Whenever we are reminded of our bittersweet past – particularly with that-person-who-must-not-be-named – Filipinos have a tendency to mention the all too common expression: hugot.
We dig deep into our innermost being, recalling experiences ala psychotherapy Freudian style. English Only, Please is a movie that explores the Filipino hugot. It does so by mostly forgoing traditional formulas of FIlipino romantic comedies, rather taking inspiration from more internet meme worthy experiences that we see too often in Facebook and Twitter. For words like hugot, motmot, nosebleed and whatever known Filipino jargon we see and hear in everyday Filipino pop culture – English Only, Please pokes fun at these narratives. It does so by remaining down to earth in its interpretation of the not-so-modern Filipino relationship.
The duo of Derek Ramsey and Jennylyn Mercado was unexpected. Honestly when I first saw the trailer, I was skeptical if their chemistry could be brought to – at least – workable levels. Last time I saw Derek Ramsey in a romantic film, it was from those secret affair themed movies that didn’t really do wonders for him. In those films, he was pretty much just a walking hunk of plot device only to exist as a cause for conflict between two women. He was not really a character per se. Heck, it would have probably been more entertaining if we just replaced Derek Ramsey with a bank account, and the two women turned into Jews.
Just imagine the hilarity if No Other Woman was about two Jews fighting over a bank account instead. Racist, but hilarious!
But kidding aside, Derek Ramsey’s portrayal of Julian Parker was actually pretty convincing. His acting was very natural, it’s as if that audiences were really seeing a Filipino-American that has no knowledge of Filipino customs whatsoever. Jennylyn Mercado’s portrayal of Tere Madlansacay was well done too. We already know that Jennylyn has this kikay side, and to portray a kikay character in the movie was probably not too difficult her. Of course, we always see kikay characters in local movies. What makes Tere Madlansacay different from the generic kikays of Philippine Cinema is that she doesn’t bank so much on over-the-top acting. Jennylyn Mercado gives us a character that we can actually relate with. Just like any other Filipina, Tere Madlansacay shares the same struggles and imperfections that we are all too familiar.
The two personalities just click. Not necessarily because they had the right chemistry, but because Tere Madlansacay and Julian Parker are seen slowly building each other’s characters for the better. Unlike other films, English Only, Please does not give us a guy-needs-girl or girl-needs-guy sort of narrative. These tropes are outdated, and have been saturated already by not-so-wonderful romantic comedies. The movie gives us – instead – two characters willing to learn the complexities of love; no matter the consequences.
And love is definitely complicated. Just ask this love guru, even he’s confused about it.
English Only, Please knows very well when to make audiences laugh, and when to give them the feels. Unlike Praybeyt Benjamin 2, the movie doesn’t choose to bank on outlandish humor. For most of the movie’s jokes, comedy is based on circumstance. A character gives out the perfect timing to be witty or sarcastic, and fate – or should I say, the movie’s screenplay – wonderfully puts all the chess pieces into place. The events portrayed just work out for movie, enriching the narrative and driving it into deeper levels. For a movie with a simple plot, execution matters – and English Only, Please executes its story wonderfully so.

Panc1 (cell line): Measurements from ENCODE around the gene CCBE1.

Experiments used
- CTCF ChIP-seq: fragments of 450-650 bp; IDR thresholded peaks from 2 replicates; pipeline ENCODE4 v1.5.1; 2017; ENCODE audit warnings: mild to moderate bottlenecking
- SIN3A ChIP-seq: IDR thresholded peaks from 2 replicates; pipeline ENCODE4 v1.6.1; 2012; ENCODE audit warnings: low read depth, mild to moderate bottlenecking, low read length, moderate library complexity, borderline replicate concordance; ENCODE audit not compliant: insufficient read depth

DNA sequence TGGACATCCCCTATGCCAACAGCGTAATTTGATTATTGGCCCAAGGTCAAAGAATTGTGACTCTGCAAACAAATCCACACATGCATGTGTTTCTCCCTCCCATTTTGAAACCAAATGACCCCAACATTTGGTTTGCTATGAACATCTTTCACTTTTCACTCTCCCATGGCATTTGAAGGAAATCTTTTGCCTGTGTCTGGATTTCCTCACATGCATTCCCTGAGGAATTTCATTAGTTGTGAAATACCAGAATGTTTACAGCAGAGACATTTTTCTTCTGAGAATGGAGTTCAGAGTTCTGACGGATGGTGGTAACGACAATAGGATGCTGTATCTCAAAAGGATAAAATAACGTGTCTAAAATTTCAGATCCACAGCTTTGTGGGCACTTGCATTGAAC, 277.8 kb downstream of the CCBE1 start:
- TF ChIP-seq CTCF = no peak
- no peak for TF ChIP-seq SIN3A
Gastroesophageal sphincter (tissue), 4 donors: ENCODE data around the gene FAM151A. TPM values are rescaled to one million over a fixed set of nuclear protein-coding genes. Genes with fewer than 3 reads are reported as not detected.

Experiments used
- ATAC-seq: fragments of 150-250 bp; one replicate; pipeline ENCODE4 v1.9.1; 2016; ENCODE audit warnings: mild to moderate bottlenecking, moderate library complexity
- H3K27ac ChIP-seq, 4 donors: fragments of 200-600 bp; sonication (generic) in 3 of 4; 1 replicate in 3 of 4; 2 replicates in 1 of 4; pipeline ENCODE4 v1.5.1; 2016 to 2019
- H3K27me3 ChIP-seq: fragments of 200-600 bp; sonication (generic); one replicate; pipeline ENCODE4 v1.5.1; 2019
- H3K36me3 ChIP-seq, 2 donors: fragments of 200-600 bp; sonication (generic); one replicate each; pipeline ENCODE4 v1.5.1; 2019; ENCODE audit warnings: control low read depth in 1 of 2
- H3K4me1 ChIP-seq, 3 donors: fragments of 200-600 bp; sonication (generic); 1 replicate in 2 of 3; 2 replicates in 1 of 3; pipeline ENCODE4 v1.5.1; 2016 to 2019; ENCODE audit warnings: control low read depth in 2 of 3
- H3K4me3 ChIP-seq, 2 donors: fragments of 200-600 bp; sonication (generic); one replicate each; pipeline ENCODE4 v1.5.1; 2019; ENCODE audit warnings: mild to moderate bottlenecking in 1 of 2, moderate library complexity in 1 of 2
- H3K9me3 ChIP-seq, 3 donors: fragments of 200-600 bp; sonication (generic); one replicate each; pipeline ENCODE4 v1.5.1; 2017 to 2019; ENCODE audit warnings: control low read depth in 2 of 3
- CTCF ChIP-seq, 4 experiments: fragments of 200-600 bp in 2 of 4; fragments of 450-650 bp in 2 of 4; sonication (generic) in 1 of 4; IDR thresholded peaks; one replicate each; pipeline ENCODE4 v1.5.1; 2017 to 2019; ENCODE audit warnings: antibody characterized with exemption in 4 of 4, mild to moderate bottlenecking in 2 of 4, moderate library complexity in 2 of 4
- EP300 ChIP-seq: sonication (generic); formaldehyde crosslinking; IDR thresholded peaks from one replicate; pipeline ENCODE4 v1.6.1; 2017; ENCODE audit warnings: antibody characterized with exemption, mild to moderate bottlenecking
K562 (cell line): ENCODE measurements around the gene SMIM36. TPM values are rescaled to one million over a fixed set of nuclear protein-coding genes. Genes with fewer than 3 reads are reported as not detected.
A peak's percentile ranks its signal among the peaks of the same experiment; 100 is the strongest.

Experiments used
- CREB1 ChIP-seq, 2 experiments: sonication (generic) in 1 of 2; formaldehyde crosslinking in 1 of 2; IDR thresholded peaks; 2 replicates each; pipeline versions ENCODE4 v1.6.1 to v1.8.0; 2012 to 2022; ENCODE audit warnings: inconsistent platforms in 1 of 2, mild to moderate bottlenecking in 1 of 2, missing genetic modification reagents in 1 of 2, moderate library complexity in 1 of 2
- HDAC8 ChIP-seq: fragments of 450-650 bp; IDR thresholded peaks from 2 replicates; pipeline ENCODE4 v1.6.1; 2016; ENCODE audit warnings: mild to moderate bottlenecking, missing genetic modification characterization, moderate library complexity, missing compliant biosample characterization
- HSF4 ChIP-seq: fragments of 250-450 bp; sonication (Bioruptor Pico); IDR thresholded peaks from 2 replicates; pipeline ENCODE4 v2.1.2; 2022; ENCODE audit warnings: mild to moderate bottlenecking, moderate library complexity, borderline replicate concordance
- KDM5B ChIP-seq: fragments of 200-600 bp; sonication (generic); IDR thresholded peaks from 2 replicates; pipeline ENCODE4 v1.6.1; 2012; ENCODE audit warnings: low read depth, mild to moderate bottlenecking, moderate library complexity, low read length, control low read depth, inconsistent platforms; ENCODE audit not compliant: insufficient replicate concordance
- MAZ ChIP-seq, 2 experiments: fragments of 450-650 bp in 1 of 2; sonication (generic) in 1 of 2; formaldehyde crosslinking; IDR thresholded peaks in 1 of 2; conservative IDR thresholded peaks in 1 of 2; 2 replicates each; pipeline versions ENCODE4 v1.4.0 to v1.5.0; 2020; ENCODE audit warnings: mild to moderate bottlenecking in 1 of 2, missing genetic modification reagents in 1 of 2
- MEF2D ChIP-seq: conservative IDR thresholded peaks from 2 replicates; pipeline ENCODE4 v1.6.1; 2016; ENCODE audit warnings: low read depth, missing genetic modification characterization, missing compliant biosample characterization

The movie has its flaws, such as that there are some scenes where things become too cheesy for its own good. It would have also been nice if the movie went deeper with Julian Parker’s frustrations, instead of focusing too much on Tere Madlansacay. Nonetheless, such flaws did not necessarily affect the overall narrative. In fact, they were pretty subtle if viewed by an average audience. This is because the movie knows its strengths, and focuses on it for the entire screen time.
English Only, Please is one of the few gems that you could see in the current list of MMFF films. It definitely deserves the awards and distinctions that it has received so far. Derek Ramsey and Jennylyn Mercado are great actors – not because they were the best, but because they were able to relate their characters so well with its audience; and they were able to do so in the most natural way possible. Its narrative may be simple – and falls short of truly innovating romantic comedy. Yet, English Only, Please is like a simple cake that’s well done – and its simple but well executed story line is what makes it work!
It is this fact alone, that I’d give the movie a 7/10 overall score. English Only, Please would take you to familiar romantic comedy cliches, but twist it in an inherently Filipino experience. You will fall in love with Tere Madlansacay’s bubbly character, and you will find it cute to see Julian Parker try to familiarize himself with Filipino pop culture and jargon. For most of the movie though, you will follow the two characters into a journey that untangles the complexities of love – admitting to yourself that to a certain extent, we are all Julian Parkers and Tere Madlansacays. We are all idiots in love.